The District is losing friends on Capitol Hill

December 5, 2012

Emerson took a hands-off approach to D.C. spending bills. (U.S. Congress)

It stands to figure that the new Congress, with nine more Democratic House members and two more Democratic senators, would be friendlier to the overwhelmingly Democratic District of Columbia.

That may not be so, given that several District-friendly members will no longer be in key posts for the 113th Congress.

That includes the chairman and ranking member of the Senate committee handling District affairs: Sen. Joe Lieberman (I-Conn.) is retiring, and Sen. Susan Collins (R-Maine) is term-limited by Republican Party rules. Lieberman has been reliable supporter of District priorities, including the quest for a vote in the House of Representatives, and the moderate Collins has rarely impinged on D.C. issues — joining Lieberman, for instance, on the voting-rights bill.

Even more worrisome: On the House side, Rep. Jo Ann Emerson (R-Mo.) is giving up her seat in February to take a job heading an electrical industry association. As chairwoman of the House appropriations subcommittee handling the District budget, Emerson did more than she probably had to to fend off spending riders favored by more conservative members of her panel.

Emerson’s departure was marked today by well-wishing statements from Del. Eleanor Holmes Norton and Mayor Vincent C. Gray. Norton said Emerson treated the city “with dignity and respect” and “stuck solidly to her mission and never sought to impose her views … undemocratically,” while Gray called her “consistently fair in her treatment of the District of Columbia.”

Whoever takes charge of the panel — a decision not likely to be resolved for weeks — he or she will almost certainly be more conservative than Emerson, one of the most moderate members of the GOP caucus and a native of suburban Maryland.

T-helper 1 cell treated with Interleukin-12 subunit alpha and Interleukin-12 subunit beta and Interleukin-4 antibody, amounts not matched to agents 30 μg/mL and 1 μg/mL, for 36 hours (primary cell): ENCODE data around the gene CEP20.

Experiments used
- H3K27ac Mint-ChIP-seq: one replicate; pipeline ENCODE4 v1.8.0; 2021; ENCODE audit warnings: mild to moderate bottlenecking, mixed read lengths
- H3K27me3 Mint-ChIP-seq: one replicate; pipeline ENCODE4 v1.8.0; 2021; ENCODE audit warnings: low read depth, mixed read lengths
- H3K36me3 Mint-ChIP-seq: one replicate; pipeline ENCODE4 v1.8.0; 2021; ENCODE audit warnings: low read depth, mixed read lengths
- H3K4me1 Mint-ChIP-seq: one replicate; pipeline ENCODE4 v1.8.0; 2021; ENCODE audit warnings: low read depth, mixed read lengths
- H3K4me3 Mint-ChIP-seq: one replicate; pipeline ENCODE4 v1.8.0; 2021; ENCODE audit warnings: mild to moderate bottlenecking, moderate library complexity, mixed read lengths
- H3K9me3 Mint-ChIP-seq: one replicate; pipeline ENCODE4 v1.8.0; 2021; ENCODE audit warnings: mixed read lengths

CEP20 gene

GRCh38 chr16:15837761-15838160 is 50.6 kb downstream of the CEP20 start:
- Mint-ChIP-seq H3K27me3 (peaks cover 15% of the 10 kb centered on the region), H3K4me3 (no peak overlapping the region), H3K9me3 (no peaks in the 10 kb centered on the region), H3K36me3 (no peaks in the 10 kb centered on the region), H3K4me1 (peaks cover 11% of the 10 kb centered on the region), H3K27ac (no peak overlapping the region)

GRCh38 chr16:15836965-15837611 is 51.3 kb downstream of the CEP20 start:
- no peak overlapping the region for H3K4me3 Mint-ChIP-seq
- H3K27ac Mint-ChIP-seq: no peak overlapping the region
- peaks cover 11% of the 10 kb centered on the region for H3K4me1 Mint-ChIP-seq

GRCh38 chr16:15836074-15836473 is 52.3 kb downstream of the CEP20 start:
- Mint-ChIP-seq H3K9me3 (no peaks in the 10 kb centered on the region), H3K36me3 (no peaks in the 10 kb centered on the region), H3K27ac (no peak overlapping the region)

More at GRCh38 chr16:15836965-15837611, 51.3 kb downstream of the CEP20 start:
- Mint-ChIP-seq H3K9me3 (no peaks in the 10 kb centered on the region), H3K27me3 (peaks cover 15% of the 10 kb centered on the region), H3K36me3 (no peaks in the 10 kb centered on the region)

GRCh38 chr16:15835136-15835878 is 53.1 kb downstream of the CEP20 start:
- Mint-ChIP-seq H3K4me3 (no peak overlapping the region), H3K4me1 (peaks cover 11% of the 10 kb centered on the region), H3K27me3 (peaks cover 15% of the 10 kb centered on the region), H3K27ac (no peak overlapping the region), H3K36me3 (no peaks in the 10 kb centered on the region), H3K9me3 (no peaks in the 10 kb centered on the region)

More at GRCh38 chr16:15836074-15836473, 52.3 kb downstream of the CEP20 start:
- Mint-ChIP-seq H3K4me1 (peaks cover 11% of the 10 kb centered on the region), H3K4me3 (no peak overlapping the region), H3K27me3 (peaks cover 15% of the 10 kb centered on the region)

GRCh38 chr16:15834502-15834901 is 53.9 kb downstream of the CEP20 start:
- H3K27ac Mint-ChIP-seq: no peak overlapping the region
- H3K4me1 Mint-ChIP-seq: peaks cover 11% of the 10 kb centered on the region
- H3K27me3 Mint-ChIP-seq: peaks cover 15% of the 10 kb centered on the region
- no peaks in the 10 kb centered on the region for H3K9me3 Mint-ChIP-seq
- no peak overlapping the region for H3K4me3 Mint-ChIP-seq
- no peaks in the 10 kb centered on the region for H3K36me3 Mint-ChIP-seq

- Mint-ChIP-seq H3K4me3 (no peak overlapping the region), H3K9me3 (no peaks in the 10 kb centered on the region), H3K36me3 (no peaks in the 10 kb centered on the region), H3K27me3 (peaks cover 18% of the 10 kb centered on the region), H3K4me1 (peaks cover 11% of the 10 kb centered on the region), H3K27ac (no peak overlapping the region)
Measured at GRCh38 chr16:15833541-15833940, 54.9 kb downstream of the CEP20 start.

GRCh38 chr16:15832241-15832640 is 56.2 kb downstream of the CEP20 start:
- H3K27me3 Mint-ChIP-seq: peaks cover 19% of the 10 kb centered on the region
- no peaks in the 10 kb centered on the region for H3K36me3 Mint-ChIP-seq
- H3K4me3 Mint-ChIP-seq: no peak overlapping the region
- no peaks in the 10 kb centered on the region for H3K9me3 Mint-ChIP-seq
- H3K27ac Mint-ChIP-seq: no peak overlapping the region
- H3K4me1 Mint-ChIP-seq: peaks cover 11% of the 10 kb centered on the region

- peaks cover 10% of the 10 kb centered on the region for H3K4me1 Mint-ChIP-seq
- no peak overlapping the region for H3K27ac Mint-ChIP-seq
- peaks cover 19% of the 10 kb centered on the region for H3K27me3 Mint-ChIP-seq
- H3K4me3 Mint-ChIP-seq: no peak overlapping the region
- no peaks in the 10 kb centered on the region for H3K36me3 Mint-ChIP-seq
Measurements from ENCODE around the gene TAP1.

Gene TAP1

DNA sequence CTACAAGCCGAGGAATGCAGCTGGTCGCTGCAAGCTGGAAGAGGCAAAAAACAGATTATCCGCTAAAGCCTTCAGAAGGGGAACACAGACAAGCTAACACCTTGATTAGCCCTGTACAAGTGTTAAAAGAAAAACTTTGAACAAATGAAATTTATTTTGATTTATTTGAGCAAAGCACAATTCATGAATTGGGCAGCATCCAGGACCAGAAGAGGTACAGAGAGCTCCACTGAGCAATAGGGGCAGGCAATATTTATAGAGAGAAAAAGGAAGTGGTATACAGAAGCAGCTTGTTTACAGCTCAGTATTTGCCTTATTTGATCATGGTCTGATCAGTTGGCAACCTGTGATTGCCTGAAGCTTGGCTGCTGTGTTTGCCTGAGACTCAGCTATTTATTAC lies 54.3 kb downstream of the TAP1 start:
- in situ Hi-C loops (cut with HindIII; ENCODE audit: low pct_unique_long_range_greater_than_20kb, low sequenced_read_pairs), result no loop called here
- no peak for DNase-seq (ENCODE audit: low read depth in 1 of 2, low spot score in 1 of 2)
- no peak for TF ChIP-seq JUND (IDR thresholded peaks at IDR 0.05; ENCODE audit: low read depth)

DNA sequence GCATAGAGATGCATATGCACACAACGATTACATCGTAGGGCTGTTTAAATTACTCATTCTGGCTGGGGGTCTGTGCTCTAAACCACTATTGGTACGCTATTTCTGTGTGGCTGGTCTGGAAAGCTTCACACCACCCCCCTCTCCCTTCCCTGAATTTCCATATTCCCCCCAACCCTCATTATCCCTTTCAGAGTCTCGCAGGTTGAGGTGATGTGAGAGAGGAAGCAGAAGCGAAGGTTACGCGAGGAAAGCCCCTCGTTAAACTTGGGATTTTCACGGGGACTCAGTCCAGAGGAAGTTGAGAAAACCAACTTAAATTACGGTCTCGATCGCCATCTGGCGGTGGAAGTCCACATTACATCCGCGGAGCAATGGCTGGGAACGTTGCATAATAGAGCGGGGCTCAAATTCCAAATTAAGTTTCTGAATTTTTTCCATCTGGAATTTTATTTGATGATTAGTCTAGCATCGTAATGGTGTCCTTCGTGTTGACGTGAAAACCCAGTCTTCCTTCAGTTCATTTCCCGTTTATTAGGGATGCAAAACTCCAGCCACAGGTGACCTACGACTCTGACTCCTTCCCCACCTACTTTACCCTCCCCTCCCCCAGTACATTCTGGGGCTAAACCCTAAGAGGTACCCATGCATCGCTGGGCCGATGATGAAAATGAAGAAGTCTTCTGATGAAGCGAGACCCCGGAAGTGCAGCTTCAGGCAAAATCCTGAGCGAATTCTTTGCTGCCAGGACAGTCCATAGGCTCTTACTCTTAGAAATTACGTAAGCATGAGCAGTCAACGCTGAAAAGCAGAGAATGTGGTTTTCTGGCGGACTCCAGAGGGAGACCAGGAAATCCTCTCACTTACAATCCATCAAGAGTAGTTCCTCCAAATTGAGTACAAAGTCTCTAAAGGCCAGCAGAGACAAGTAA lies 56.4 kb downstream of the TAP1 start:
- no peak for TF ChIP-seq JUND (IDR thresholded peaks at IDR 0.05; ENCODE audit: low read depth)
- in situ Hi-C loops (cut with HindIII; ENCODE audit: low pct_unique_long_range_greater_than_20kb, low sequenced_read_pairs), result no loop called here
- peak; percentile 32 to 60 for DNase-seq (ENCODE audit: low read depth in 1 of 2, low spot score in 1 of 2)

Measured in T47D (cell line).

In better news for city leaders, Rep. Darrell Issa (R-Calif.) is expected to remain as chairman of the House Oversight and Government Affairs committee, which handles non-spending matters concerning the District. That promises to maintain momentum on budget autonomy and building-height restrictions, issues where Issa has indicated an interest in helping city leaders out. It’s unclear whether Rep. Trey Gowdy (R-S.C.), who has also established a cordial working relationship with city leaders, will remain as chair of the oversight subcommittee handling District-specific issues.

On the Senate side, Lieberman is expected to hand his Homeland Security and Governmental Affairs gavel to Sen. Tom Carper (D-Del.), who has previously served on the committee and voted in favor of the voting-rights bill. Expected to join him as ranking member, however, is Tom Coburn (R-Okla.), one of the Senate’s most conservative members and one whose views on gun control, gay marriage and abortion are at odds with the D.C. orthodoxy.

Gray, in an interview Tuesday, summarized the city’s position: “You gotta make new friends.”

Mike DeBonis covers local politics and government for The Washington Post. He also writes a blog and a political analysis column that runs on Fridays.
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Mike DeBonis · December 5, 2012